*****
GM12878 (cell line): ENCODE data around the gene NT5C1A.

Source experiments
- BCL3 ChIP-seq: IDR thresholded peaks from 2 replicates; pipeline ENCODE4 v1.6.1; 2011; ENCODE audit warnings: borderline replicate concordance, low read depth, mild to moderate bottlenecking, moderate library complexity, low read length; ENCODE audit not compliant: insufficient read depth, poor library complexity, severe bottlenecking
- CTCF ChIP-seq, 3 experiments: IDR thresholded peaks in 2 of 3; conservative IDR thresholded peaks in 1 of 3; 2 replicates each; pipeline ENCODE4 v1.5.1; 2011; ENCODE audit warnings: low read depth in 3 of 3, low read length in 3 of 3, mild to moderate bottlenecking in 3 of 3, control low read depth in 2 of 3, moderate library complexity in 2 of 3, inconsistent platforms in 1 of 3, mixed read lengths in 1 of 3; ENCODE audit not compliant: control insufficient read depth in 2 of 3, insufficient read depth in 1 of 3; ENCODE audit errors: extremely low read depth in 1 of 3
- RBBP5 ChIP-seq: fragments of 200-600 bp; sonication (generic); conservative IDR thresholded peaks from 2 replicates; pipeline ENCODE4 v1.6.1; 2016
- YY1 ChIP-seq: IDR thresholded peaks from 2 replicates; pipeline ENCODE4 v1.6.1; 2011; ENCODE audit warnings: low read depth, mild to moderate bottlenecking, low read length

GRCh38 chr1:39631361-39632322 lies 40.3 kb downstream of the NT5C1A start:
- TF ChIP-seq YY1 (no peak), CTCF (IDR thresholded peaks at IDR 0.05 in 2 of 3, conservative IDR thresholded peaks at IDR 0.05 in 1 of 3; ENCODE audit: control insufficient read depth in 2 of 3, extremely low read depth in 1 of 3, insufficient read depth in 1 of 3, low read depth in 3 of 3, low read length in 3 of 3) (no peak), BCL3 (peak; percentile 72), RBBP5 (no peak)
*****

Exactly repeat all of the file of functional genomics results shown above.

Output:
GM12878 (cell line): ENCODE data around the gene NT5C1A.

Source experiments
- BCL3 ChIP-seq: IDR thresholded peaks from 2 replicates; pipeline ENCODE4 v1.6.1; 2011; ENCODE audit warnings: borderline replicate concordance, low read depth, mild to moderate bottlenecking, moderate library complexity, low read length; ENCODE audit not compliant: insufficient read depth, poor library complexity, severe bottlenecking
- CTCF ChIP-seq, 3 experiments: IDR thresholded peaks in 2 of 3; conservative IDR thresholded peaks in 1 of 3; 2 replicates each; pipeline ENCODE4 v1.5.1; 2011; ENCODE audit warnings: low read depth in 3 of 3, low read length in 3 of 3, mild to moderate bottlenecking in 3 of 3, control low read depth in 2 of 3, moderate library complexity in 2 of 3, inconsistent platforms in 1 of 3, mixed read lengths in 1 of 3; ENCODE audit not compliant: control insufficient read depth in 2 of 3, insufficient read depth in 1 of 3; ENCODE audit errors: extremely low read depth in 1 of 3
- RBBP5 ChIP-seq: fragments of 200-600 bp; sonication (generic); conservative IDR thresholded peaks from 2 replicates; pipeline ENCODE4 v1.6.1; 2016
- YY1 ChIP-seq: IDR thresholded peaks from 2 replicates; pipeline ENCODE4 v1.6.1; 2011; ENCODE audit warnings: low read depth, mild to moderate bottlenecking, low read length

GRCh38 chr1:39631361-39632322 lies 40.3 kb downstream of the NT5C1A start:
- TF ChIP-seq YY1 (no peak), CTCF (IDR thresholded peaks at IDR 0.05 in 2 of 3, conservative IDR thresholded peaks at IDR 0.05 in 1 of 3; ENCODE audit: control insufficient read depth in 2 of 3, extremely low read depth in 1 of 3, insufficient read depth in 1 of 3, low read depth in 3 of 3, low read length in 3 of 3) (no peak), BCL3 (peak; percentile 72), RBBP5 (no peak)